Explaining Adobe’s US$1.7 Billion Deal to Buy Magento4 Min Read
On 21 May 2018, Adobe announced they are buying the popular ecommerce platform Magento for US$1.68 billion. The announcement is not that surprising. Adobe has been trying to get a cloud-based ecommerce solution for quite some time. Magento will fill an obvious gap in Adobe’s portfolio of products.
Why Adobe needs an ecommerce platform
Most people know Adobe for their graphic design products like Photoshop, Illustrator, XD etc. But that’s only a part of what they do. Adobe also provides analytics, advertising, and marketing solutions for businesses through their Experience Cloud platform, competing with other cloud-based business service providers like Salesforce, SAP and Oracle.
If you look back at Adobe’s acquisition history, you’ll clearly see the company has been trying to build an end-to-end cloud-based system for their clients as businesses today continue to look for integrated solutions. Plugging together Adobe’s disparate products was getting more difficult for them, eventually resulting in Adobe aiming to build a mega-platform that covers the digital customer experience market from top to bottom. The only missing piece for them was an eCommerce CMS.
To remedy that, Adobe attempted to buy Hybris in 2013. But they lost the bid against SAP. Next, they supposedly tried to buy Demandware in 2016 but lost the deal to Salesforce. Oracle had already bought the ecommerce software company ATG in 2011. So by 2018, it was getting quite late to enter the game.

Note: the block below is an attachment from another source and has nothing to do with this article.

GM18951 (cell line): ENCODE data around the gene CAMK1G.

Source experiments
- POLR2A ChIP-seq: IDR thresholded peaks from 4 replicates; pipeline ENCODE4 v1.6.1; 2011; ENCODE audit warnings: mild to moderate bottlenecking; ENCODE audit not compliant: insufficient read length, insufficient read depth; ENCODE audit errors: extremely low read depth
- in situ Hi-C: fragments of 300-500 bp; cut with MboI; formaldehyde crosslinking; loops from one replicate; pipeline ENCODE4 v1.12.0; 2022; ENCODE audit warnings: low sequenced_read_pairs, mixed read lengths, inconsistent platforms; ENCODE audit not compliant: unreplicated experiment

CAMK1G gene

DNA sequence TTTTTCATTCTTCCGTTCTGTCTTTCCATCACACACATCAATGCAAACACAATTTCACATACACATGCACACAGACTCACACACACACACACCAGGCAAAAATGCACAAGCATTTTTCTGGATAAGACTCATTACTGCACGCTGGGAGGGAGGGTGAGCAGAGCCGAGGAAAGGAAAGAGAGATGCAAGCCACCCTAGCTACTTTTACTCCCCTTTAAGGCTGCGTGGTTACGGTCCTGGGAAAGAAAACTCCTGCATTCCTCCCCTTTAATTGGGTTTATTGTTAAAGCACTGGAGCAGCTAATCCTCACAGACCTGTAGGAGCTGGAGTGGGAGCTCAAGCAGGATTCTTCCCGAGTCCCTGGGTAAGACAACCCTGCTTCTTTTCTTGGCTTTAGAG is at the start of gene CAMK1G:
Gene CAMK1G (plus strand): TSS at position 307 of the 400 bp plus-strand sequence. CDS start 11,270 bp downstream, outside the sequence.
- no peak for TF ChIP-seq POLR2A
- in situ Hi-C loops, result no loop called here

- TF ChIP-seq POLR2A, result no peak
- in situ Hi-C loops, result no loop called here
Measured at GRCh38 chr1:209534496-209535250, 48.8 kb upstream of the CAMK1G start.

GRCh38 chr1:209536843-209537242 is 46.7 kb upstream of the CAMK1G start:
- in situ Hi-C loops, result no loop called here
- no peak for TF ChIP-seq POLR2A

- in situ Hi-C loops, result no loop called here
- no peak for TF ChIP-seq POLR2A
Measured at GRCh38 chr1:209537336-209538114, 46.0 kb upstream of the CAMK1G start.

Now with Magento under it’s belt, Adobe can finally compete head-to-head with Salesforce, SAP and Oracle. It also puts Adobe against other ecommerce platforms like Shopify, BigCommerce and OpenCart.
Future of open source Magento
Magento is basically an open source platform though there’s also a paid version. Historically the open source one has been the vibrant and powerful version that developers build on and in recent years they were pushing the platform even more towards a community-driven development. But the takeover by Adobe will likely change everything.
In an official blog post, Adobe has stated that it recognises the value of Magento’s open source community, but Adobe’s history with open source technologies says otherwise. For example, Adobe acquired open source powered Day Software in 2010 but then buried its open source nature over the years. The prolonged drama over Adobe’s Flash and Apple may also have been avoided had Adobe made it available to the open source community.
How Adobe will integrate Magento into its existing cloud-based platform is also an intriguing question as Adobe Experience Manager and Magento have many overlapping features. Will Adobe disassemble Magento, taking those features and turning them into a component of its Experience Cloud? Will Adobe limit Magento’s integration with Adobe competitors?
These possibilities have created an uncertainty in the Magento community as by buying Magento, Adobe has basically bought years of contribution and hard work of open source developers. Whether Adobe has bought Magento for its community power or for its existing codebase and brand name remains to be seen.